All in all, it was a fairly decent experience. Chapman Air and Heat is a fantastic company. They really know what they are doing. As for Old Republic, their customer service agents are Very quick to point out what is not covered before you are even finished talking but they at least held up to their side of the bargain and replaced my coil. Oh, by the way, my house was built in 1993 so the A/C was about 15-16 years old in case you wanted to know.

Old Republic Home Warranty Review by Angie, TX

I have mixed feelings about ORHP. About a year ago, we bought a house that is closing in on 40 years old. It has two water heaters and 3 HVAC units. Our realtor paid for our first year ’standard’ policy; we paid $50 for an upgrade to silver. During the year, we had three calls, but they actually only had to fix one thing…and it was a big one.

We had a water heater that the pilot refused to stay lit. The unit was (as we later found out) a no-name brand produced by a company that no longer exists and it was 17 years old. It also was installed in a way that was no longer up to code.

The plumber called ORHW with me sitting right next to him and put them on speaker for me. They tried to get the plumber to say that it might be under warranty or he could order parts, but he told them no – we needed a new one. So they authorized that and covered the labor. We cut them a check for the $60 call fee and were told that before they would authorize ANY work, we had to agree to cover the costs not covered under our plan. That pretty much included all the stuff to get the installation of the new unit up to code, as well as the permit fee. Total for all that: $590…se we’re out $650 so far. We didn’t shop around plumbers as, when you call OR, you get who you get. We had to take their plumber to get the labor covered under our warranty.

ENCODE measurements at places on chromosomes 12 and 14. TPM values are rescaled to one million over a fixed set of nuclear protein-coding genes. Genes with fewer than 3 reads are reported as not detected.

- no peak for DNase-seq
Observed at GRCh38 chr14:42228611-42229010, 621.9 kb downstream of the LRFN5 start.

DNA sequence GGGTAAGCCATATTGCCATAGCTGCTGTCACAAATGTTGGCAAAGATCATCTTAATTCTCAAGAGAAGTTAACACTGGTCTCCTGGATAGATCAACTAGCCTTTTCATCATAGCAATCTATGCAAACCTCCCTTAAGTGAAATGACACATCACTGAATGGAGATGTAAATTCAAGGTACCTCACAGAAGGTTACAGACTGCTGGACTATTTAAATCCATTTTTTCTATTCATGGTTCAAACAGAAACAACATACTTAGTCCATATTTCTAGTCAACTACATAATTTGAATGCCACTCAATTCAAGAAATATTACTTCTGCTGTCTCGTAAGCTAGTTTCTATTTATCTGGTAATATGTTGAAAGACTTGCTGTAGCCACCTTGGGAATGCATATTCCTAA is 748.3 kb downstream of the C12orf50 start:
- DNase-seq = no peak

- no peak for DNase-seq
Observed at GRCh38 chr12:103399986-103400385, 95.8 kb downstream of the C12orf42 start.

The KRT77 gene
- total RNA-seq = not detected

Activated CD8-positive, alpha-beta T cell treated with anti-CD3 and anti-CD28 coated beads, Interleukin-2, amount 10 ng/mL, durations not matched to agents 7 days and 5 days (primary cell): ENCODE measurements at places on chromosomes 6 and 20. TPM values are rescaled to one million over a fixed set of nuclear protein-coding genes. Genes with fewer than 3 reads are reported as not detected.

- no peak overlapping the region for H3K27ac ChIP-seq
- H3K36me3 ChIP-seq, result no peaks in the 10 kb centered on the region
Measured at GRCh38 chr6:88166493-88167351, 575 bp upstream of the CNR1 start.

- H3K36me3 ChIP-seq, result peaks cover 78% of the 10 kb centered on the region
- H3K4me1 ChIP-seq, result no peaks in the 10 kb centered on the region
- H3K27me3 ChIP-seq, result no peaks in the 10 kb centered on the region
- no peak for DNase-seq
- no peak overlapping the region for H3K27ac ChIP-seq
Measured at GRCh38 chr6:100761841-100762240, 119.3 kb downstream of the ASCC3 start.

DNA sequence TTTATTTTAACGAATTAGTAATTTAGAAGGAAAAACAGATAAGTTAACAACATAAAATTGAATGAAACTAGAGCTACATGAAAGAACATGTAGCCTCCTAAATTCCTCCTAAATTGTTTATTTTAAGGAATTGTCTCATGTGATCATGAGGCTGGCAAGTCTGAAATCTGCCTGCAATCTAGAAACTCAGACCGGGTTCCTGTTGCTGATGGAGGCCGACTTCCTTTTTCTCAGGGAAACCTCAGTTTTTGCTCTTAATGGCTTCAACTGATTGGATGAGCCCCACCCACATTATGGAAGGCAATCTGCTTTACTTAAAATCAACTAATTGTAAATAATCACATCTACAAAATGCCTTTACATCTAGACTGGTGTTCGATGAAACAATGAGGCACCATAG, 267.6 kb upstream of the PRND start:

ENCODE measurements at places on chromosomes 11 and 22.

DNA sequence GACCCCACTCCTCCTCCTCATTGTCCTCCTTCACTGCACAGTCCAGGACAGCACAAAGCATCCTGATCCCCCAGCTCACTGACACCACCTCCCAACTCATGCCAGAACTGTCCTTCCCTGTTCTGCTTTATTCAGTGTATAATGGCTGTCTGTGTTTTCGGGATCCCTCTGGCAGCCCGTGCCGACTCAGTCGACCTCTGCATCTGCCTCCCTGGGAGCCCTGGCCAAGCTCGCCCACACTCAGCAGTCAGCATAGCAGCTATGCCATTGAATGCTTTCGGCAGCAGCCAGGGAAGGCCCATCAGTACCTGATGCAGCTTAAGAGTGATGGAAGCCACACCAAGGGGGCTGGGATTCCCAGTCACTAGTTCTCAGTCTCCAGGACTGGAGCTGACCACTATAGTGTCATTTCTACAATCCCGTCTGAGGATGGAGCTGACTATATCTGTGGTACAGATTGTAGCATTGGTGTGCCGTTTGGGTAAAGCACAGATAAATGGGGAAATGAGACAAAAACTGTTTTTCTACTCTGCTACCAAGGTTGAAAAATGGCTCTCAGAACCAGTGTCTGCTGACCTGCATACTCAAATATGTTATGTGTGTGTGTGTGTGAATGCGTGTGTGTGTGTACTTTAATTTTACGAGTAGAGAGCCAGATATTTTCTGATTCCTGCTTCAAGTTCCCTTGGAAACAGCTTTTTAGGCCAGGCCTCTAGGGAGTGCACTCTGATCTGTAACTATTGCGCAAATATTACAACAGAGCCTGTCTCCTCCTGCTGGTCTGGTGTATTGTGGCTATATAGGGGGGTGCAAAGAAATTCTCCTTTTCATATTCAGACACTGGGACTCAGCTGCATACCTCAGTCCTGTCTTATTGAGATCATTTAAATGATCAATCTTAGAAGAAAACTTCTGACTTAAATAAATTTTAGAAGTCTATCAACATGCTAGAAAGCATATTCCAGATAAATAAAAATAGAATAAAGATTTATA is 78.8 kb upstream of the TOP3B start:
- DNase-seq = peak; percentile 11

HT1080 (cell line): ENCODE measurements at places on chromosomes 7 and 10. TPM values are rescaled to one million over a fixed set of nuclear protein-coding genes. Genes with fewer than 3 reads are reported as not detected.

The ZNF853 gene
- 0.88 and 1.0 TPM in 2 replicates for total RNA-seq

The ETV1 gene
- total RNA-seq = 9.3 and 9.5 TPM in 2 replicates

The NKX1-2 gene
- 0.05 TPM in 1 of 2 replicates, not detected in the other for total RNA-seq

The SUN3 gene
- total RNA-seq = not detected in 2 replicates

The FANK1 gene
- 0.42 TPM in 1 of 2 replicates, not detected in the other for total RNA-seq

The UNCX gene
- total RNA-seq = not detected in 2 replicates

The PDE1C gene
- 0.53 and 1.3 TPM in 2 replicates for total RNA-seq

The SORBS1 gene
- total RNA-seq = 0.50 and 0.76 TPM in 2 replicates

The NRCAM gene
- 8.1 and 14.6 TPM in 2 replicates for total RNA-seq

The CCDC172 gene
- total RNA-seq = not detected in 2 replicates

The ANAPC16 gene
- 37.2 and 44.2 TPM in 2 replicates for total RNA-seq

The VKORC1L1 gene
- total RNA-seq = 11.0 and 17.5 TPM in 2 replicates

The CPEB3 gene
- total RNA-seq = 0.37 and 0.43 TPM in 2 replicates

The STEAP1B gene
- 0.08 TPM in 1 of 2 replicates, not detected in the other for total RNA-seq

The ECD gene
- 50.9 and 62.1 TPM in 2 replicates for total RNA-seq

They did come in the next day and install and it was working. It took them several hours, fortunately they billed OR for that. They also were polite and cleaned up. So far, so good. Then the city came out to inspect (b/c of the permit issued) and it didn’t pass. They neglected to do some pretty critical things under code.

We call ORHW and they refuse to intervene AND if they resend the plumbers to do the work they should have done the first time, labor isn’t included (code violations aren’t covered in warranty and they also mention improper installation…even though it was their own contractor choice). Plus they want an additional $60 call fee to come out again. Um, no. So we deal directly with the plumbers. They agree their fault, but charge us 1/2 cost labor and more parts…in for $200 more. Total amount we spent: $790. Total amount spent by ORHW for new water heater and labor to install it: $688 (per their coverage statement).

Considering they have raised the premium to $450 for the standard package and trade calls are now $75/pop…it’s a little unnerving. We probably would have been just as well off to call a repair person ourselves. That said, the age of the house and the nearly continually rising cost of repairs gives me pause and we’ll probably renew. If it were a newer house, we probably would not.

I wish there were better options, but there don’t seem to be. Maybe we need to band together and start a home warranty company of our own. We certainly couldn’t do much worse.

Related Links


Home warranty complaints – http://www.nj.com/business/index.ssf/2008/03/home_warranties_can_be_a_bad_d.html


Written by homewarranty

March 3, 2009 at 10:52 am